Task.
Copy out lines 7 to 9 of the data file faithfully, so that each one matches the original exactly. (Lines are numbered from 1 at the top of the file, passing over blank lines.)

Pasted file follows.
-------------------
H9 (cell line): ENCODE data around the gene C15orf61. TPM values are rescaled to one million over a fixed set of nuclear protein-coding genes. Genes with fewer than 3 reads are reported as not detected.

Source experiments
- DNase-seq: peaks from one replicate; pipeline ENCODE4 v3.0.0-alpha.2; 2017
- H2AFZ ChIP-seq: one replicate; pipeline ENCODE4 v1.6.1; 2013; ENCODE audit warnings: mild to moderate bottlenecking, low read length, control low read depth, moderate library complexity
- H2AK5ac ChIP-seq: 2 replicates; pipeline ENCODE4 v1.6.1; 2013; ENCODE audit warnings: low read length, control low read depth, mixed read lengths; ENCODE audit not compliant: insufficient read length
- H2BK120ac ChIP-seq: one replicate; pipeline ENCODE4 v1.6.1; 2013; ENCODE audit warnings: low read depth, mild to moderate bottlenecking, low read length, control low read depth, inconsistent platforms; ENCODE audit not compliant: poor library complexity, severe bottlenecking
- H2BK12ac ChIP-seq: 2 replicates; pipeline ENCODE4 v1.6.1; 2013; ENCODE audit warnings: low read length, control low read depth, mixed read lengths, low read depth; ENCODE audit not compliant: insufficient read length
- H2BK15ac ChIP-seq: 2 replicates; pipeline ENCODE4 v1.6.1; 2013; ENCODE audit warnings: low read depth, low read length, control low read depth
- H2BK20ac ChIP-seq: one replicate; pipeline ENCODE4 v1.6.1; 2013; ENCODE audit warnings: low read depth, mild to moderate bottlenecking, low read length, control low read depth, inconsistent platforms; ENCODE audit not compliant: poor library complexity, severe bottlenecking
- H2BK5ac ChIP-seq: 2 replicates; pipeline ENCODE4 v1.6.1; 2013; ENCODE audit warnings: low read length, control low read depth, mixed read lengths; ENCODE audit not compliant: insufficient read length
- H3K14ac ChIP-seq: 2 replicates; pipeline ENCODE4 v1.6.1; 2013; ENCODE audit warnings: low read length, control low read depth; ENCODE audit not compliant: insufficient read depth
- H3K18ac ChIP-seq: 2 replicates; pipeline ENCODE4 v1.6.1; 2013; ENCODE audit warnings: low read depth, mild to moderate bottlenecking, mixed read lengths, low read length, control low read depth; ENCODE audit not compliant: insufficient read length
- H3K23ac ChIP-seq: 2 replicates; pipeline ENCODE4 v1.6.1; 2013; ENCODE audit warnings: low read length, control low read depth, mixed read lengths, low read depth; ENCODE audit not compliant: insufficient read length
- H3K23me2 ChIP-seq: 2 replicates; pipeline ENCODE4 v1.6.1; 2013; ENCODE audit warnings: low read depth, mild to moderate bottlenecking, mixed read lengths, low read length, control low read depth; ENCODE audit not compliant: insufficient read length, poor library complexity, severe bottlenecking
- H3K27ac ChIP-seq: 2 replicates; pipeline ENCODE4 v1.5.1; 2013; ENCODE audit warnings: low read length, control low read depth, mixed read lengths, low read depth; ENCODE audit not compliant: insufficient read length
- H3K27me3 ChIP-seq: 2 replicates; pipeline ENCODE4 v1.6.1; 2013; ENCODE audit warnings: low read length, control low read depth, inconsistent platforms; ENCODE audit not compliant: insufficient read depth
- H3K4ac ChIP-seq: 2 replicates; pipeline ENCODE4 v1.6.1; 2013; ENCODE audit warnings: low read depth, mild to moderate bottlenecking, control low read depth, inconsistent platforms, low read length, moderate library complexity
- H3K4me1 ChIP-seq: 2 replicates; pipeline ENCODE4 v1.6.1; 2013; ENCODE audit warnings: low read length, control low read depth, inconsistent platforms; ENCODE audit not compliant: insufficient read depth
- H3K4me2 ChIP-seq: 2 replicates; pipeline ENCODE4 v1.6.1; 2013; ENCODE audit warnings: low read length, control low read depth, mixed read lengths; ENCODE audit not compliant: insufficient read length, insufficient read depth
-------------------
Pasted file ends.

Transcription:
- H2BK12ac ChIP-seq: 2 replicates; pipeline ENCODE4 v1.6.1; 2013; ENCODE audit warnings: low read length, control low read depth, mixed read lengths, low read depth; ENCODE audit not compliant: insufficient read length
- H2BK15ac ChIP-seq: 2 replicates; pipeline ENCODE4 v1.6.1; 2013; ENCODE audit warnings: low read depth, low read length, control low read depth
- H2BK20ac ChIP-seq: one replicate; pipeline ENCODE4 v1.6.1; 2013; ENCODE audit warnings: low read depth, mild to moderate bottlenecking, low read length, control low read depth, inconsistent platforms; ENCODE audit not compliant: poor library complexity, severe bottlenecking